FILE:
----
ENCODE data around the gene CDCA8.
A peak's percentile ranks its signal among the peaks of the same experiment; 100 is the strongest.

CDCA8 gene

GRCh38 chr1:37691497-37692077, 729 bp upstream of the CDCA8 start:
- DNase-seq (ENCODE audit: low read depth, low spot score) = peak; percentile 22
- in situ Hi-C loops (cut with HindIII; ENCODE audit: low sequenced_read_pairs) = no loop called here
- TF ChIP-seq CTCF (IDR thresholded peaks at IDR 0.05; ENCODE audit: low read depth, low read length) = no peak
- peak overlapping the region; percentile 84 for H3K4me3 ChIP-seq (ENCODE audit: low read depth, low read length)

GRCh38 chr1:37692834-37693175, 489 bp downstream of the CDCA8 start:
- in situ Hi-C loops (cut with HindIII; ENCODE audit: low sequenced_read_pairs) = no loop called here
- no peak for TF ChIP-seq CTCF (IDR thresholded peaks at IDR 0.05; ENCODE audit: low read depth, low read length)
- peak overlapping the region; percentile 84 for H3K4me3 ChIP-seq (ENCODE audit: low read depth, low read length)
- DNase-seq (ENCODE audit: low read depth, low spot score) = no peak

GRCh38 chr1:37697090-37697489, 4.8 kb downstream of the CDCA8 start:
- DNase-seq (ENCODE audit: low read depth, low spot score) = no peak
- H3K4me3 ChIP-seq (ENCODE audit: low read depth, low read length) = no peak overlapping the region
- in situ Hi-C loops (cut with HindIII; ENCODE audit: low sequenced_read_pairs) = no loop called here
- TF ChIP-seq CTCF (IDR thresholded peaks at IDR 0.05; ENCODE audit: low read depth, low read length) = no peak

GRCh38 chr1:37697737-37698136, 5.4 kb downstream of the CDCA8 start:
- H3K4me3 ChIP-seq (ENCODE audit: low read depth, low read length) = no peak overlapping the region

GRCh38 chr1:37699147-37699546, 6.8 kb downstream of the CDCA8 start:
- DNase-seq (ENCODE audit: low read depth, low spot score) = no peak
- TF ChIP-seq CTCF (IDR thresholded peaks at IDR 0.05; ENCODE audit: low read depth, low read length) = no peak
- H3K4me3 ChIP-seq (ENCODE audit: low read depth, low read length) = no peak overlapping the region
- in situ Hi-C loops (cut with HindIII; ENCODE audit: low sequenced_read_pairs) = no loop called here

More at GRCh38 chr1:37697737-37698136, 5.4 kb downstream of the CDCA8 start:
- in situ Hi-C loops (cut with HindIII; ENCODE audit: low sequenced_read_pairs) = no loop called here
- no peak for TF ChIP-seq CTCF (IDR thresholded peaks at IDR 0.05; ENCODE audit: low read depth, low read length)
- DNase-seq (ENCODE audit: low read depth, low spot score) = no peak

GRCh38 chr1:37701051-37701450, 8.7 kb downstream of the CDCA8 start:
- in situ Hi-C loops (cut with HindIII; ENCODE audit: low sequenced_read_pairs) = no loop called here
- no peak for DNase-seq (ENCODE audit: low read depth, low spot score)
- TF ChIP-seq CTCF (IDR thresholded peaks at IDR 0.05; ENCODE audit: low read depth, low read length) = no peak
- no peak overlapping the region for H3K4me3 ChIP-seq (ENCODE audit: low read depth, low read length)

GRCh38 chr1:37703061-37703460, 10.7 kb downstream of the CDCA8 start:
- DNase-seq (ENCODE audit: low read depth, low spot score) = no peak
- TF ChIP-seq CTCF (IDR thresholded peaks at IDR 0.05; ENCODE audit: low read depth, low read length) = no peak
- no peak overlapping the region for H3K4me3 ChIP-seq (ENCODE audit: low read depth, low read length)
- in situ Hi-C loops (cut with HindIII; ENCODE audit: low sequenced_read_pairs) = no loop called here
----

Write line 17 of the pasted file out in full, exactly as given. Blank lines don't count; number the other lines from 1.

- in situ Hi-C loops (cut with HindIII; ENCODE audit: low sequenced_read_pairs) = no loop called here